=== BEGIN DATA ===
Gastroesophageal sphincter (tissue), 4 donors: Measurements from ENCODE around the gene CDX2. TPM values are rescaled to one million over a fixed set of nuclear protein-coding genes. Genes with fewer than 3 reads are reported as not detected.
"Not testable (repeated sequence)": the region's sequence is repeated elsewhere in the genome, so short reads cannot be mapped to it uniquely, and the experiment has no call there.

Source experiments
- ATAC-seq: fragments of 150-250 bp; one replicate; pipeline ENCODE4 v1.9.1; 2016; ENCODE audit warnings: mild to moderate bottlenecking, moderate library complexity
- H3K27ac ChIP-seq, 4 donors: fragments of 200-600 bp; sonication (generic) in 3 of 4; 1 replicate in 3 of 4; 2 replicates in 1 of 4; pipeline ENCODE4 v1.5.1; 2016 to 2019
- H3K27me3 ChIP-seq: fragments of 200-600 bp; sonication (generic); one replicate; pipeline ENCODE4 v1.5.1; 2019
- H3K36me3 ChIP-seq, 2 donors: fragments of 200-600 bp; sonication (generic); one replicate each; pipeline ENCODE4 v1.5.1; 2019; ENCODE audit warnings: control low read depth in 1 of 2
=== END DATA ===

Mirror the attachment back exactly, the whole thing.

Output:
Gastroesophageal sphincter (tissue), 4 donors: Measurements from ENCODE around the gene CDX2. TPM values are rescaled to one million over a fixed set of nuclear protein-coding genes. Genes with fewer than 3 reads are reported as not detected.
"Not testable (repeated sequence)": the region's sequence is repeated elsewhere in the genome, so short reads cannot be mapped to it uniquely, and the experiment has no call there.

Source experiments
- ATAC-seq: fragments of 150-250 bp; one replicate; pipeline ENCODE4 v1.9.1; 2016; ENCODE audit warnings: mild to moderate bottlenecking, moderate library complexity
- H3K27ac ChIP-seq, 4 donors: fragments of 200-600 bp; sonication (generic) in 3 of 4; 1 replicate in 3 of 4; 2 replicates in 1 of 4; pipeline ENCODE4 v1.5.1; 2016 to 2019
- H3K27me3 ChIP-seq: fragments of 200-600 bp; sonication (generic); one replicate; pipeline ENCODE4 v1.5.1; 2019
- H3K36me3 ChIP-seq, 2 donors: fragments of 200-600 bp; sonication (generic); one replicate each; pipeline ENCODE4 v1.5.1; 2019; ENCODE audit warnings: control low read depth in 1 of 2